There is one dish distinctive of the Cooks more than any other. Called ika mata, it's a cross between ceviche and poke. Like ceviche it is pieces of fish cooked by the cold, acidic heat of lime. Like poke it exists in cubes. But ika mata is its own thing. It is tossed in coconut cream to make it unique to this place, and it eats like a distillation of the land and sea. Diced cucumber, onion and red peppers dot the dish and the best place I found to eat it is at an inexplicably named Cafe Salsa, which served pizza and salads.

Island Nights, which is the Rarotongan equivalent of the Hawaiian luau, will feature ika mata as its central dish, but it was never as good as the one Cafe Salsa made. Hmm, I wonder if the people at Cafe Salsa have ever heard of Taco Bell.

Cafe Salsa
Next to CITC store, Avarua
Phone 22215

Palace Takeaway
On Ara Tapu, Avarua

Indo Ranch - Lake Forest

Sunday, November 13, 2011

Sanukiseimen Mugimaru - Costa Mesa

Sanukiseimen Mugimaru ain't messing around with their udon. They treat their noodles with the care of a mother bathing an infant. This is appropriate as the precious strands are born right there, in the narrow kitchen within view of anyone who cares to peek in at their stall in the Mitsuwa Marketplace food court.

I've not been patient enough to witness the entire process take place, but I can imagine it could take hours to make proper udon. And if there's anyone obsessed enough with creating an optimally chewy udon noodle, it's these guys. With nets, vats, steaming hot vessels, and ice cold baths, what happens down the line is done as a hallowed ritual here--a far cry from those vacuum-packed squares we're all used to.

Barely anything is done to the noodles when it's served to you. It can be had hot or cold. Ask for hot, whether it is with a broth, some curry, or a concentrated kind of sauce, and a worker will temper an empty bowl, dipping it in hot water and turning it until it comes to temperature and thus, ready to receive the noodles. The udon is then dropped in with nothing more than the basic components required. Add ons of green onions, tempura crumbs, and red pepper are your duty to apply.

My favorite way to take the udon is in a soup with one of those silken eggs that's cooked low and slow until the yolk and albumen take on the same homogenous consistency somewhere between liquid and solid. Cracked and released into the broth where it floats as if in a lava lamp, it is almost as good as the noodles.

Udon, famous for its thick and toothsome chew, is especially bouncy, slippery, elastic here. The natural foil to them is tempura, which exists in a pick-your-choice, pay-by-the-piece bar near the cashier. But despite all the reverence, however you eat the tempura with the udon, whether you decide to dunk it daintily in the liquid, submerge it completely in the soup, or munch on it like a side dish, there is no wrong way. Slurping, by the way, is completely acceptable.

Sanukiseimen Mugimaru
665 Paularino Ave
Costa Mesa, CA 92626
(714) 557-6699

Itriya Cafe - Irvine

Monday, November 07, 2011

Balcony Grill & Bar - Irvine

When Balcony Grill & Bar first opened at Diamond Jamboree, it was eviscerated online. For one reason or another, no one seemed to like it much. But as the years passed, it somehow got in good with the cool kids. Before long it became a kind of a sleeper hit, winning loyalist and gaining a cult following. I’ve actually eaten there more than I have at Tokyo Table, more than Capital Seafood, and yes even more than 85°C.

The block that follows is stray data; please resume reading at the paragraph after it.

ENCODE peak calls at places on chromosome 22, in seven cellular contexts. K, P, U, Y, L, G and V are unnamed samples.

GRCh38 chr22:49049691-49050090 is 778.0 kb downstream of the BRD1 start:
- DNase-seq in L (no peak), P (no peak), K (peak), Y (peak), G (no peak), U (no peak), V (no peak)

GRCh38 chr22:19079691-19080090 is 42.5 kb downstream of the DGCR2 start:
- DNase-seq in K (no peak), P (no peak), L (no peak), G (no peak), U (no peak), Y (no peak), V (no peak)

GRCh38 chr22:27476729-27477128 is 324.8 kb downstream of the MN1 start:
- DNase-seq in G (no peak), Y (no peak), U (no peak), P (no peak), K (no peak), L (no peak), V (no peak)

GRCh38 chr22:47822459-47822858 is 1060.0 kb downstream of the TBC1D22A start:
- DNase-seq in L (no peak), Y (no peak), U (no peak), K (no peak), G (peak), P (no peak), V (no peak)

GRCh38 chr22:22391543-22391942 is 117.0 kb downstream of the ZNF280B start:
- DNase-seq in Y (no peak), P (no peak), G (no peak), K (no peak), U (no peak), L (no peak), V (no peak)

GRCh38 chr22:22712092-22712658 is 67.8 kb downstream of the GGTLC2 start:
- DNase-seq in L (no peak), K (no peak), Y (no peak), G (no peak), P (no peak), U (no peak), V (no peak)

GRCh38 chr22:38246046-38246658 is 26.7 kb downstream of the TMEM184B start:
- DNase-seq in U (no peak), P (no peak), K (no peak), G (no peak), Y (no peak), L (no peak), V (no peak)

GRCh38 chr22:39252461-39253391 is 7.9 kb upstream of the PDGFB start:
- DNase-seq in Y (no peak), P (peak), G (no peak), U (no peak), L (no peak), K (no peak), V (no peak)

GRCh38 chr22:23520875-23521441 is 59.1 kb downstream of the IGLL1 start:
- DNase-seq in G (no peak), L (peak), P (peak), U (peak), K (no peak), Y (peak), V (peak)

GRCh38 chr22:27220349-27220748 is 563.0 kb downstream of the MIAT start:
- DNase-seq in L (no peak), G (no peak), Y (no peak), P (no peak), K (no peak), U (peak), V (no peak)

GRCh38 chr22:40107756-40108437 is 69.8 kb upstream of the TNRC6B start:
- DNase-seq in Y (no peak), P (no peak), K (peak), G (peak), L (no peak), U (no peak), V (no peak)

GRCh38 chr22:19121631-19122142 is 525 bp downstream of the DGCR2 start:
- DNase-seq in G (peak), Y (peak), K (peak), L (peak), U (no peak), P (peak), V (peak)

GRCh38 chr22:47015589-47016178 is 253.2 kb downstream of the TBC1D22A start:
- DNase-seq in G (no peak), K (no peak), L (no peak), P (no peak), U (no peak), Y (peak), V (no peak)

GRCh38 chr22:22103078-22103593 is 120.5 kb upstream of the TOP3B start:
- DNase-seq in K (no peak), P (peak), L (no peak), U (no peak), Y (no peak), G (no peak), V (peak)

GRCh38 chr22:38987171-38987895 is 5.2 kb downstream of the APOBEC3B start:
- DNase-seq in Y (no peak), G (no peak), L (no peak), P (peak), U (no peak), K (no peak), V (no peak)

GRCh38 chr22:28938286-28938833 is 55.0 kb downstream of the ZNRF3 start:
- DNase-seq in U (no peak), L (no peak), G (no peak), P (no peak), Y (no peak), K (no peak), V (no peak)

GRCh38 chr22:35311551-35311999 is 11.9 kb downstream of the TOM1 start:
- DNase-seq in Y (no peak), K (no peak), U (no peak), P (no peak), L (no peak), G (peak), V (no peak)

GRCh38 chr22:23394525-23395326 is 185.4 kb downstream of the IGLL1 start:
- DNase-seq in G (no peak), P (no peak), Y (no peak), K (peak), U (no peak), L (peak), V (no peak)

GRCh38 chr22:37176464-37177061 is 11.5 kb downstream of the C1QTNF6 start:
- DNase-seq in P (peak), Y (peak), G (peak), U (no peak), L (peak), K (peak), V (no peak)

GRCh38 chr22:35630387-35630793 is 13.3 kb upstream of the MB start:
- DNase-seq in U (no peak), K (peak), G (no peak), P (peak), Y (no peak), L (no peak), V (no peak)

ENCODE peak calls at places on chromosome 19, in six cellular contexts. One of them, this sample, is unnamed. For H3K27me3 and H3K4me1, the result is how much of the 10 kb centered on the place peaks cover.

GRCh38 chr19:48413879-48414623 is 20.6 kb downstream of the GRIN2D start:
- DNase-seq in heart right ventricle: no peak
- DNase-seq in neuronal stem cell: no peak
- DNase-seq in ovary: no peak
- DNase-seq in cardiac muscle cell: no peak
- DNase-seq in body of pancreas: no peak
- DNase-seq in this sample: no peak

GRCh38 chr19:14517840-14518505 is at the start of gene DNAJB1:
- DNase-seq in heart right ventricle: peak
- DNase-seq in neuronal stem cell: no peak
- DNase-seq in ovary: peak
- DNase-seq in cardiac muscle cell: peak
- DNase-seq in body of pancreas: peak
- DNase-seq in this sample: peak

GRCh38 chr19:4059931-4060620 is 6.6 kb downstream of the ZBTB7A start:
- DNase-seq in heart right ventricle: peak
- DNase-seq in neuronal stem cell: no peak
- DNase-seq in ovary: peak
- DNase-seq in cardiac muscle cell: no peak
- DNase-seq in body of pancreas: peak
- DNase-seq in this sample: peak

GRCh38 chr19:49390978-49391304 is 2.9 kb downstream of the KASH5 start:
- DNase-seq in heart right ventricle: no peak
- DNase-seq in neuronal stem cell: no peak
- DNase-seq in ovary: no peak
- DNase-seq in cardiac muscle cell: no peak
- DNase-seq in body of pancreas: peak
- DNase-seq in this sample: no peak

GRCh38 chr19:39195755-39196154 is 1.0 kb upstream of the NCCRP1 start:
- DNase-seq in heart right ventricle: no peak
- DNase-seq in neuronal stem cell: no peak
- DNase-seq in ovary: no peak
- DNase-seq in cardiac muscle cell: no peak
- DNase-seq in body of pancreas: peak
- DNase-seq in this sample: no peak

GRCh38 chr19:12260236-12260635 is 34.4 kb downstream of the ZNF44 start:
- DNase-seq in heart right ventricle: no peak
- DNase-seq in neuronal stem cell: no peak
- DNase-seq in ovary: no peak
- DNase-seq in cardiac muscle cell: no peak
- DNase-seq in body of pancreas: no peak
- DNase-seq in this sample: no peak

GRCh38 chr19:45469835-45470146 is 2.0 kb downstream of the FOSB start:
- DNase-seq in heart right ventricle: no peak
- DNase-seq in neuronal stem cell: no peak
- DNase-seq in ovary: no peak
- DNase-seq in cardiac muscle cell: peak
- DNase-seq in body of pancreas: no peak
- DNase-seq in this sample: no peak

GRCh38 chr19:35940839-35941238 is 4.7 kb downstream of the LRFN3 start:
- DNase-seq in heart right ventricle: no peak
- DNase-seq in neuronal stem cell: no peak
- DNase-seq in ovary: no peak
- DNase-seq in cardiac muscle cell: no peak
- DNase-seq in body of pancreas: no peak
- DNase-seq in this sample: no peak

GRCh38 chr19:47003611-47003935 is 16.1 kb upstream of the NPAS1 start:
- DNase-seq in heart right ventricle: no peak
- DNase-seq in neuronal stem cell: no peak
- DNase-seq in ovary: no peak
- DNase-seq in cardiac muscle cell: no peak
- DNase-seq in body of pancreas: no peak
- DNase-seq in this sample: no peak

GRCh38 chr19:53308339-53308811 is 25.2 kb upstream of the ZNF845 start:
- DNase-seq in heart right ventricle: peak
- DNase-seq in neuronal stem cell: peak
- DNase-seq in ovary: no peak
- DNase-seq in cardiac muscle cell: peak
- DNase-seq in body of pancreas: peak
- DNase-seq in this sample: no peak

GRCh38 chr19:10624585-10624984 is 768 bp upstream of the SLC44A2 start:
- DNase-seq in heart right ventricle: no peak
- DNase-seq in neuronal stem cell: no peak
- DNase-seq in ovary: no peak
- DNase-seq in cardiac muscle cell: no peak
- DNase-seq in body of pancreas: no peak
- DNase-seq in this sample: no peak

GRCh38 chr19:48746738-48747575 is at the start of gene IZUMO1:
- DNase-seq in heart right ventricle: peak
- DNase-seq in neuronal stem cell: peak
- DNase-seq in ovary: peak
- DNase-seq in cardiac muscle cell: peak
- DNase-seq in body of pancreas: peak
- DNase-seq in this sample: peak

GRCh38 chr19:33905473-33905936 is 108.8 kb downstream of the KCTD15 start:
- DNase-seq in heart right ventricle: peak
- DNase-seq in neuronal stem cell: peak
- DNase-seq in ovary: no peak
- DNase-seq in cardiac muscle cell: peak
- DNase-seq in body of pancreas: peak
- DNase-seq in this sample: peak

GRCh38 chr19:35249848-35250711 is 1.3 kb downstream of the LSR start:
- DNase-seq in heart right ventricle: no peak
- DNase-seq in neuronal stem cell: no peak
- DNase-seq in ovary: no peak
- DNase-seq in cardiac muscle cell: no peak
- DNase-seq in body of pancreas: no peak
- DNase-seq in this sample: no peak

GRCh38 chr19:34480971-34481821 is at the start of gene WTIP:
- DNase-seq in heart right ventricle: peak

And it’s not because I was necessarily rooting for the underdog. Their Happy Hour was decent with alcohol-appropriate bites they called “Drunk Munchies”, and their snow ice was unique to the area; but most of all, I went for their shabu shabu, which exists in at least a dozen different permutations, with flavored broths from ranging from a basic miso to a kimchi-inflected soup to something that I recall used either milk or cheese.

The meat was frozen into hair-curler tubes, stacked like logs and stored that way until someone ordered it. And almost everybody that came to Balcony did. It didn’t matter that it wasn’t sliced to order the way a proper shabu shabu restaurant would. The rib-eye reacted in the same way in the boiling liquid: it melted into tenderness. The veggies were basic. Cabbage. Baby bok choy. Carrots. And the cooking vessel was nothing more than a campfire pot heated by Sterno gel that sputtered blue flame. But I loved it.

It was priced right (somewhere in the ballpark of $13) and it satisfied me more than meals I’ve had at some shabu shabus, places where I’m liable to pay almost twice the price. And then, there’s the element of danger. Here, you’re really playing with fire, not an induction heater.

I heard from fellow forker Brekkie Fan that Balcony Grill & Bar was recently taken over by new ownership, and I hope they read this and resist changing their shabu shabu offering. There’s increased competition now with SWSH, an actual shabu shabu restaurant that opened right next door; but I hope they’re wise enough to leave well enough alone. Let Netflix be the cautionary tale. Stick with your pricing model and do not alienate your cult!

Balcony Grill & Bar
2710 Alton Pkwy. Ste. 215
Irvine, CA 92606
(949) 387-0888

Jollibee - Anaheim

Tuesday, November 01, 2011

Thai & Chinese Express - Irvine

Pad Thai is a fine dish. But to me the Thai noodle to eat is pad see ew. In my humble opinion, it is the truest expression of a stir fried noodle as any. Forget about chow mein or even chow fun.

The components of a pad see ew is dead simple: sweet soy sauce, beef, some sort of green vegetable but preferably something with a crisp stalk like broccoli, and then rice noodle ribbons rendered to silk. Pad see ew should have just the slightest chew, a little sticky, a little tacky; but it needs to ultimately slide into your gullet as if it were lubricated in KY jelly.

Everything else is execution and depends on the talents of the wok jockey charged to make your dish. There was once a food court vendor called Zesty Thai in the now defunct Palm Court Cafe in Irvine that used to do a pad see ew of unequaled splendor--a masterpiece that bested even Buena Park's Thai Nakorn and Vegas's Lotus of Siam--but they've been gone for years now.

Now I think I've found a close enough replacement. Like Zesty Thai, Thai & Chinese Express is a food court denizen, and it prepares its pad see ew to order. Eaten seconds from the blazing heat of the wok, the noodles have that wok-seared flavor and soul that lasts only a few fleeting minutes. Plus, it's also got the most vegetables I've seen in a pad see ew, which isn't a bad thing--I could always use more vegetables...especially when I order the fried bananas for dessert, a banana deep fried in egg roll skin, which is all it needs to be.

Thai & Chinese Express
2540 Main St. Unit J
Irvine, CA 92614
(949) 724-1813

Pizzeria Mozza - Newport Beach